Join our Parents as Teachers Affiliate for a Holiday Storytime Walk! This is a FREE event for kids ages birth to five.Read More
Group starts January 15th and runs for 8-12 weeks every week from 12PM-1PM at the Dickinson Center Outpatient Office at 808 South Michael Road in St. Marys.Read More
DCI will be giving away tote bags filled with personal care items & paper goods at the following locations & timesRead More
A dialectical behavior therapy group for adults will start on a weekly basis on Thursday, January 10, 2018. The group sessions will be held from 2:30pm -4:00pm at DCI’s St. Marys Outpatient office, which is located at 808 South Michael Road, St. Marys.Read More
On Saturday, November 17th, thousands of people gathered to attend events around the world, coming together with other survivors of suicide loss to share stories and gain understanding and hope in their healing journey.Read More
As part of the Dickinson Center, Inc. (DCI) annual Board meeting on October 18, 2018, the recipient of the annual Elizabeth “Sis” Simons Memorial Award was announced. The Board of Directors presented this special award to Amber Cooper, LCSW, a full-time therapist at the Coudersport Outpatient clinic.Read More
On October 4th, Dickinson Center, Inc. was presented with the Pennsylvania Association of Nonprofit Organizations (PANO) Seal of Excellence for successfully completing the Standards for Excellence re-accreditation program.Read More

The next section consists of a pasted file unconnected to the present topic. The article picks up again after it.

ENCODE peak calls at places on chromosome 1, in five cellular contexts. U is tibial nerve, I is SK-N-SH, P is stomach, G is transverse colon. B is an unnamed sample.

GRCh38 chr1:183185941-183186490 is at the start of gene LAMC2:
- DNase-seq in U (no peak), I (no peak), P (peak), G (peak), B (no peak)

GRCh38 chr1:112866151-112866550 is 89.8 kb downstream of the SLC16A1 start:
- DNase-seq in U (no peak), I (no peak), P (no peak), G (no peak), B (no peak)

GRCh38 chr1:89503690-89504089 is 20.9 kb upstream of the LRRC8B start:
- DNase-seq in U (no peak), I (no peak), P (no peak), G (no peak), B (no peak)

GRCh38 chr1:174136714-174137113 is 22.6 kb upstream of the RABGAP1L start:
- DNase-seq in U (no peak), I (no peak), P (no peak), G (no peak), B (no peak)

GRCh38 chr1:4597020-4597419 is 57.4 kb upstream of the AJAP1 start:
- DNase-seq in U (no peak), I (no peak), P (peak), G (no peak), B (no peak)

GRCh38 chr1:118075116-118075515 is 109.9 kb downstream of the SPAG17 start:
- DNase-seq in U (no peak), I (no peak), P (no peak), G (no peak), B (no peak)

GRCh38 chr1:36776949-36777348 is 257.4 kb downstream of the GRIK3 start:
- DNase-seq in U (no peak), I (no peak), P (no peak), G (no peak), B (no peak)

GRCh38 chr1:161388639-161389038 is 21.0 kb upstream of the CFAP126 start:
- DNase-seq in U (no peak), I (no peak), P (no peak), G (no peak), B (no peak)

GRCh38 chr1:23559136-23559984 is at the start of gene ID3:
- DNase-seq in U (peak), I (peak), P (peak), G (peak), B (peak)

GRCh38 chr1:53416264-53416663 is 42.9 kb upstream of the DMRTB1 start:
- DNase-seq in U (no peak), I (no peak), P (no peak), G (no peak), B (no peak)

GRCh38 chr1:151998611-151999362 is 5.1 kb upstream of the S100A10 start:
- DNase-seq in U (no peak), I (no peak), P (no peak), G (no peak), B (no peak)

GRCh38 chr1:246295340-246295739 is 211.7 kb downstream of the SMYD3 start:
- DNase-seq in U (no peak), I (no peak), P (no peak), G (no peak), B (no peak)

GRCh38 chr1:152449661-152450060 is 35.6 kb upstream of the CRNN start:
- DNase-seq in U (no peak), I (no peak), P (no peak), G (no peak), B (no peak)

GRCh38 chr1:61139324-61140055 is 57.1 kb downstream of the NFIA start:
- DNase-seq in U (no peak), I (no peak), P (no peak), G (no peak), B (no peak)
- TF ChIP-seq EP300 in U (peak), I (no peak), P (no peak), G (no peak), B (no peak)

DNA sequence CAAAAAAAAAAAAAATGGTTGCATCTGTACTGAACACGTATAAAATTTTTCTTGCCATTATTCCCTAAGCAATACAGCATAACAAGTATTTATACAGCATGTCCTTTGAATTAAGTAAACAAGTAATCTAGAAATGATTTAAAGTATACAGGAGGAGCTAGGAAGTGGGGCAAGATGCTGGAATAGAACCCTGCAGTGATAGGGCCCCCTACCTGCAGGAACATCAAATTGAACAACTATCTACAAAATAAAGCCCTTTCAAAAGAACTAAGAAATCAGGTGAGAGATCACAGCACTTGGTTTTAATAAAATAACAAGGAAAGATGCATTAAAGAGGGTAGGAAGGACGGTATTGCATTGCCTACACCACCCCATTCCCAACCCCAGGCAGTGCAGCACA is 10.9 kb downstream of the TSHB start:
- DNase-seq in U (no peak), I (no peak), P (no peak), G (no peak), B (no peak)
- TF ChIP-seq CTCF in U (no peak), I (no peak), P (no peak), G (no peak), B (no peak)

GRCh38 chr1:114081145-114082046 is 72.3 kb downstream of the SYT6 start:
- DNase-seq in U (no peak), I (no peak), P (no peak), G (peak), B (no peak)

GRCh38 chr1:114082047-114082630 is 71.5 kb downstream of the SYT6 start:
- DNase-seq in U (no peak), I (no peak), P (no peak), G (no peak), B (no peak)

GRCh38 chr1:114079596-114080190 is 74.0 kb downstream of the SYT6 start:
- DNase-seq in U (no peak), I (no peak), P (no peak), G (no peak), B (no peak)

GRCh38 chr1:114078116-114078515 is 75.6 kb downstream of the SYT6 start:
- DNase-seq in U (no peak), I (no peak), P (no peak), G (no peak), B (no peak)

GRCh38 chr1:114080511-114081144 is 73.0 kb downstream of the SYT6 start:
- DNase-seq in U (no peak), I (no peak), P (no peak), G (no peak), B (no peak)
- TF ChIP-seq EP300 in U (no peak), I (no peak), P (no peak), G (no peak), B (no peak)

In support of Mental Illness Awareness Week, October 7–13, 2018, Dickinson Center, Inc. is educating the public about fighting stigma surrounding mental illness. Despite the potential stigma in America, a person can recover from mental illness with compassion, empathy and understanding from other people.
One in five adults experiences mental illness problems every year, and 50% of chronic mental illness begins by age 14. Although many people today understand that mental illness is a medical condition, individuals and families affected by mental illness are still often subjected to stigma and discrimination.
A few tips for exploring mental health assistance for you or a loved one:
Talk to your provider. They might refer you to a specialist and make the first appointment.
Be ready to talk about health history and current experiences.
Ask a lot of questions and ask the mental health specialist to explain treatment options for a better understanding of a plan.
Continue to be surrounded by family and friends.
Continue to do sports, exercise, walking or hobbies like art, reading and writing.
In addition, National Depression Screening Day will be held on Thursday, October 11. Around the world, organizations, such as Dickinson Center are sharing information about free and anonymous online questionnaires that can help individuals identify potential signs of depression. Learn more at http://screening.mentalhealthscreening.org/hyho.
Overall, it’s important to change one’s own behavior to support someone affected by mental health conditions. Showing compassion and listening to friends, family or co-workers can help reduce barriers to people seeking support and treatment.
Learn more about Mental Illness Awareness Week at www.nami.org/miaw